Our 5-step value investing process

As we discussed in our previous post, there are a lot of factors to consider when you start your value-investing journey. In this article, we outline our 5 steps to making a purchase decision. Ready? Let’s go!

1. Find industries within your comfort zone

The first step is to find companies that you are interested in investing in. One of the tips Peter Lynch gave in his best-selling book “One Up On Wall Street: How to Use What You Already Know to Make Money in the Market” is to find an industry that is close to your work or interests. In my short professional career, I have been working in the travel, finance, consumer goods, and advertising industry. These are the industries I know most about, and keep regular tabs on which makes it a great place to start. Are there any companies that you know perform well, but are out of the spotlight. Have you heard rummors of a potential acquisition of your favourite clothing brand by a bigger player? These are the starting point of finding hidden gems!

2. Indicate companies that might be undervalued

This step might be a bit harder. There are so many indicators of a good company by just looking at various ratios. Our personal favorite is the PE ratio. Considering that the market average PE ratio is between 20-25, anything under that might indicate a good opportunity so swoop it up in your portfolio. For this case study we will use Urban Outfitters ($COLM). At the time of writing this article, the PE ratio is around 18.0.

3. Check company financial health and foundation

Some important metrics to consider:

  • Has the company been growing their revenue?
  • Has the company been growing their net income?
  • Has the company been growing their net income?
  • Is the company’s long-term debt covered by their free cash flow?
  • Is the company diluting it’s shareholders?
  • Have they been growing their dividends?

Our tool will answer all these questions for you in a wink of an eye:

This by itself does not provide you with the full picture, but if you are searching for high-quality companies, this first step will tell you whether to keep investigating this company or move on! For the sake of this article, we will continue with Urban Outfitters.

The following questions you should now ask yourself are regarding the competitive advantage of the company.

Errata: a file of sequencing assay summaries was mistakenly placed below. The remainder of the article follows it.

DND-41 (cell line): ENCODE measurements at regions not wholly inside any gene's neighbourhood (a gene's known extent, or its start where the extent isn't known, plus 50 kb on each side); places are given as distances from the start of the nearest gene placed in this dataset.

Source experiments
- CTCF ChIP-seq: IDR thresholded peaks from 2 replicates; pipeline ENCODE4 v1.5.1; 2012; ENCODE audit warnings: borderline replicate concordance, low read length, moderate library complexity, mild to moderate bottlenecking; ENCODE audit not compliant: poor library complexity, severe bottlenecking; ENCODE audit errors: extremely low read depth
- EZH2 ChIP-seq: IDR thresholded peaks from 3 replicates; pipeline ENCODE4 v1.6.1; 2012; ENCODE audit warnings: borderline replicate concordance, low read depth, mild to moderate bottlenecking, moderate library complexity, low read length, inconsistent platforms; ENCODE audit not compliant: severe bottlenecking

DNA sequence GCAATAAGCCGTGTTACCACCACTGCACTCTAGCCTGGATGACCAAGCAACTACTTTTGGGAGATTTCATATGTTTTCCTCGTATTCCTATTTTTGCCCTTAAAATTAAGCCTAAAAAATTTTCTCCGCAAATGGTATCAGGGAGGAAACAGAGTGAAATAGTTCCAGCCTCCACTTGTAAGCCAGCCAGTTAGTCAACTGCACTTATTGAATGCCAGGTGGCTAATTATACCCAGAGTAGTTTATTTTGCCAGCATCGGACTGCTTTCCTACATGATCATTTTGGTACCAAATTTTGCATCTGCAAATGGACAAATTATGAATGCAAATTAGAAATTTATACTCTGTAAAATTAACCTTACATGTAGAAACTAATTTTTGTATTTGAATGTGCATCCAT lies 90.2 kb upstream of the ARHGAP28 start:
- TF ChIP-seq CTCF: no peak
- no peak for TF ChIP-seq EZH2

• Are they able to transform revenue into profits?
  • What is their interest expense ratio?
  • Does the company invest heavily into R&D?
  • Is it easy to sell the products, meaning, do they have a low Selling and General Expense Ratio?
  • Do they have a lot of inventory which is depreciating?

Again, our sheet does the math for you!

There is some good, some bad, and some ugly. First, they are not able to transform their revenue into profits, which leaves some room for the optimization of the business model. This is not what we are looking for, we are looking for businesses with good 20%+ Net Earnings Ratios.

The interest expense ratio is good. Research and Development Ratio of 0% is good. Any company with a Research and Development Ratio below 20% is considered good. This is because they have products and services that people want and they do not have to develop this further.

Selling and General Expense Ratio is a bit on the high side. This ratio explains that they need to invest on average 25% of their budget into marketing to move products. We would like this ratio to be below 20%.

The depreciation of gross profit margins should ring alarm bells. Urban Outfitters has an average yearly depreciation ratio of 21%! This might be an indication that they consistently have a lot of unsold items still in inventory.

4. Put a price on the stock

By now, I would probably have stopped investigating this company. But for the sake of this article, we will dive deeper into the valuation mechanics of our tool.

First, we need to know the average expected growth per year. We can find analysts’ opinions on Yahoo Finance. They estimate an average yearly growth of 27% for the next five years… I find that hard to believe. Looking at the average revenue growth of the past 5 years, they have increased their revenue by 6% which is probably more realistic.

Next, we need to find their average P/E of the past years. We can use Macro Trends to help us to estimate this number. Ignoring the outliers, they had a high PE of around 18, and a low of 8, which would give us an average P/E ratio of 13.

Our tool returns an average valuation of 22.71$, and a target buy price of 15.9 considering a margin of safety of 30%

5. Buy or pass on the stock and repeat.

In this example, we would probably skip on the stock. The company’s foundations are not attractive, and the current price is three times as high as where you might want to consider buying.

Concluding remarks

Does this process appeal to you? Good news, you can acquire our tool today!

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